DC Output Quality

The DC Output Quality of the BFG EX-1000 is passing but is definitely a bit of a departure from what we saw with the ES-800 in some regards, and similar in others. The ripple/noise values for the 12v rails peaked right at the ATX12v specification limit of 120mV on 12v3 in Test #3 which was interesting as this rail was the most active during testing. This is not to say however that the 12v rails were quiet elsewhere as they did see a general increase in ripple/noise values throughout testing. The minor rails were quiet throughout testing except for Test #3 at 100v AC input where the 5v rail was having pulses that hit ~50mV. For whatever reason the EX-1000 seemed to not like the load pattern used in Test #3 at 100v. In the end this unit showed us a very CWT PSH like result for its DC Output Quality. Passing, but noisy on the 12v rails.


The BFG EX-1000 was certainly a quiet 1000W unit as we would expect given the unit’s efficiency, and use of a single overhead fan. The issue with that noise level comes from the amount of heat that was exiting the unit during testing. If all of the air being moved out the back of the unit is the entirety of the unit’s exhaust volume then this quiet nature is surely coming at the expense of airflow as this unit was almost as hot as the surface of our sun. With temperatures that peaked at 90c I would almost like to see something done to speed up the fan in this unit, or some sort of channeling of airflow in order to cool this unit more even if it results in a louder unit. In the end though, this unit really was one of the quieter 1000W units we have reviewed and it would not under any of our test conditions ever be apparent in a PC that was air cooled. As such, the unit’s noise profile is certainly a feather in its cap.

Paul's Thoughts:

The BFG EX-1000 is a unit that really puts me in a bit of a difficult spot as I really kind of like this unit even though it didn't do everything perfect. Part of that is most certainly due to the fact that BFG is taking the path less traveled by using a unique design in Andyson's Frequency Conversion and in the process giving the user something they really will see a benefit from in its ability to be so efficient at lower load levels. At the same time the real high end of the unit’s output range is seemingly sacrificed as the DC Output Quality does suffer at higher outputs, although I hear that this is being addressed with the addition of some larger capacitors on the 12v rails. In the end this decision is really the correct one for 99.99% of users as their system does spend almost all of its time in the lower portion of the unit’s output capacity and even when we get to 100% and ask the unit to put the pedal to the metal it does perform while staying in specification even at 45c. Hopefully BFG can keep working with Andyson so that on the next iteration of the MT series we can have our cake and eat it too by having the performance in the upper 25% look like the performance found in lower 25% of the unit’s capacity. Today however, the BFG EX-1000 proved to be a capable, useful, and unique in our load testing but not a perfect unit.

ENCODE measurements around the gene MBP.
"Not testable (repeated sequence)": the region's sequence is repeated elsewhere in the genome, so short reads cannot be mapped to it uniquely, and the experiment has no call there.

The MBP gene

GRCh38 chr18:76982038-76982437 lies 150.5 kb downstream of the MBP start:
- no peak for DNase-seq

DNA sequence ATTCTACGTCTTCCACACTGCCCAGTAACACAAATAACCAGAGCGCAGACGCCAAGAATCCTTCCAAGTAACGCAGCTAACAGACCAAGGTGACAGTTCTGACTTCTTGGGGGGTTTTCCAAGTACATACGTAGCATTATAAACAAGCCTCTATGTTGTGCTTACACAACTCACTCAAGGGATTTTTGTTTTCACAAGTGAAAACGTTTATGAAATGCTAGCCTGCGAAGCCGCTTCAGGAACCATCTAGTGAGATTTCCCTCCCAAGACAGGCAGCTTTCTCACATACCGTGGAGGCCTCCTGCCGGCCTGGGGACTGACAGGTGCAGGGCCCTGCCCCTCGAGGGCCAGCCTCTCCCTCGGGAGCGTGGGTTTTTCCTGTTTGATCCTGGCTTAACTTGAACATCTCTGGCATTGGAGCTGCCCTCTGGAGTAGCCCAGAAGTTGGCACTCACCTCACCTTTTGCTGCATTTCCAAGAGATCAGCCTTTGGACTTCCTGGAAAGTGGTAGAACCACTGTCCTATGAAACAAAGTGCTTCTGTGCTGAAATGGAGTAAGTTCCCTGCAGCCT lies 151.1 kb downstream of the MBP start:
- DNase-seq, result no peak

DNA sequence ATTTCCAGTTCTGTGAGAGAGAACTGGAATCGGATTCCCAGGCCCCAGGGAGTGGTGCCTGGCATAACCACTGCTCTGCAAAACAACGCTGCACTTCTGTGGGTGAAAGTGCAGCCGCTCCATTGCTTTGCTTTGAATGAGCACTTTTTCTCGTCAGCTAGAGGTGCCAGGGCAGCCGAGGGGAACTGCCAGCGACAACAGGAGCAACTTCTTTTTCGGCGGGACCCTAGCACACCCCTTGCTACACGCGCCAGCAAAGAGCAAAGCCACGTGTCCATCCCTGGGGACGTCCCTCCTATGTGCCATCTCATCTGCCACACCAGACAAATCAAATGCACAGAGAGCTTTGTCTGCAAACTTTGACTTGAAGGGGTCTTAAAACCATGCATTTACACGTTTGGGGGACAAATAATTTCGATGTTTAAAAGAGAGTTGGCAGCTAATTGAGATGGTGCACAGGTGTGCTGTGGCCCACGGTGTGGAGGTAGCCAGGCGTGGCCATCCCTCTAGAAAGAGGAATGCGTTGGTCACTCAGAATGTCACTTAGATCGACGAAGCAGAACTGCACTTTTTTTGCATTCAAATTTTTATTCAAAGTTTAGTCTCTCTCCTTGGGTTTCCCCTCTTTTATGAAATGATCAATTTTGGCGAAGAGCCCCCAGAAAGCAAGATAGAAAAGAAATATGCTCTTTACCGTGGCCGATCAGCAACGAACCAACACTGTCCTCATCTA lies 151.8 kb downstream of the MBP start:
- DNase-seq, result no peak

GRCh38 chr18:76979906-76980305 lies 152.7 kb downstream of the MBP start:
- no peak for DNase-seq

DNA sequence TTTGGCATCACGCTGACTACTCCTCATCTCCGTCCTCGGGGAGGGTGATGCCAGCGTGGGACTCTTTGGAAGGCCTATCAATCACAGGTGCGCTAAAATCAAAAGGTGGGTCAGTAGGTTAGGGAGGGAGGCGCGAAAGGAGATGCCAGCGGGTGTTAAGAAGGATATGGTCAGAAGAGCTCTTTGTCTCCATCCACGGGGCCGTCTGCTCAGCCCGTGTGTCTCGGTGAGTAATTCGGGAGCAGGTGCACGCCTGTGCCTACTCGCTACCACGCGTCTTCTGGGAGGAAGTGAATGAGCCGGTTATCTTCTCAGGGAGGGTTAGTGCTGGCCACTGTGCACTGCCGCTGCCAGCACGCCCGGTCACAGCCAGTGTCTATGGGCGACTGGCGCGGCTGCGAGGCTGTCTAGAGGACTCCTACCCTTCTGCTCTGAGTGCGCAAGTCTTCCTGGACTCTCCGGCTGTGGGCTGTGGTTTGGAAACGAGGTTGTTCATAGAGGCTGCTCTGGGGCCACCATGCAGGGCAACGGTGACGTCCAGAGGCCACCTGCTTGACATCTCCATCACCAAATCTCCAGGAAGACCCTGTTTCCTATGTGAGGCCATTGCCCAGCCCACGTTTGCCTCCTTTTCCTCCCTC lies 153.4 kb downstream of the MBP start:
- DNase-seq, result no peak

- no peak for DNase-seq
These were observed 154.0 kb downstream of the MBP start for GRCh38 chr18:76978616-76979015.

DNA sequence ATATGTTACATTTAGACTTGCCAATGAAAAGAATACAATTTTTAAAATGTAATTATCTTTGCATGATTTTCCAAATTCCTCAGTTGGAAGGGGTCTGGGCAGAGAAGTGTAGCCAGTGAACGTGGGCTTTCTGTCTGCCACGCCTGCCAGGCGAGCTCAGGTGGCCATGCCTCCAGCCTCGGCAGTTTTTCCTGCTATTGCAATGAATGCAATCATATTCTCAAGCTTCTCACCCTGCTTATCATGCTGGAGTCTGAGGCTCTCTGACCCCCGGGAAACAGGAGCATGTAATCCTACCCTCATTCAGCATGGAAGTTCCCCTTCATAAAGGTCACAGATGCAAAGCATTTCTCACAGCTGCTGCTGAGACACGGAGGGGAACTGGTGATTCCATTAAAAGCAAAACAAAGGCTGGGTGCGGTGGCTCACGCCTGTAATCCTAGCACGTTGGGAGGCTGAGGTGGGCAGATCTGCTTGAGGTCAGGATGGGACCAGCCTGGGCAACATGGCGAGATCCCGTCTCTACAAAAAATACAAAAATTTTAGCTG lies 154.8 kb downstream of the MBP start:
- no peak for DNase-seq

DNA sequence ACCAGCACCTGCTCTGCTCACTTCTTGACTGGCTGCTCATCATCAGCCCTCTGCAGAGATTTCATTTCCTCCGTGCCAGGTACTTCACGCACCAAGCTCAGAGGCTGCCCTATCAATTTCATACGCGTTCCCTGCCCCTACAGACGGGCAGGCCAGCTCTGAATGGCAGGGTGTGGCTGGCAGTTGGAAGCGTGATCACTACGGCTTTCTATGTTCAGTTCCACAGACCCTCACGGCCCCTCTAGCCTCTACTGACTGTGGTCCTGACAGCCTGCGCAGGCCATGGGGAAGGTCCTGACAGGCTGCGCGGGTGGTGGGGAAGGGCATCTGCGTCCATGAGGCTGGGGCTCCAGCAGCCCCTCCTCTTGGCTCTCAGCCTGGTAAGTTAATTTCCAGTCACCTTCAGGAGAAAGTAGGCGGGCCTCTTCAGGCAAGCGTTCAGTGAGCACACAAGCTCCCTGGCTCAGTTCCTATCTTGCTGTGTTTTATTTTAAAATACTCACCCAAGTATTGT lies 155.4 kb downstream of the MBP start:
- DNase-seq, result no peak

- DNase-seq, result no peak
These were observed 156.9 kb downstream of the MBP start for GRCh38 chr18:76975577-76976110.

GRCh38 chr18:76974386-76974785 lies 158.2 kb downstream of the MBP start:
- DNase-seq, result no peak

The Bottom Line

The BFG EX-1000 carries on in the same fine tradition of the ES-800 and represents an evolutionary but not revolutionary step forward for this design. The EX-1000 bumps up the capacity by 200W and in the process increases the efficiency as well, further strengthening a key feature of this platform. This gives this unit good voltage regulation, excellent efficiency, a low noise profile, but barely in specification DC Output Quality. So while making a number of good steps forward the BFG EX-1000 doesn't take any giant leaps to make it as revolutionary as the ES-800 was when it was released but really that would have been near impossible to do. What the BFG EX-1000 does represent, is a solid 1000W option for the enthusiast looking for an honestly rated power supply that can deliver the goods under demanding 45c conditions and full load while saving them some green by being efficient at the more realistic power output levels they will spend the majority of the time encountering.

We here at HardOCP think this is a near-award worthy unit, but it is coming up just a bit short of what we consider to be "best" in category. If BFG will address the DC output quality on the high end and tailor the unit’s fan controller to keep it a bit cooler, we would be confident of a Silver Editor’s Choice.

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BFG Tech EX-1000 PSU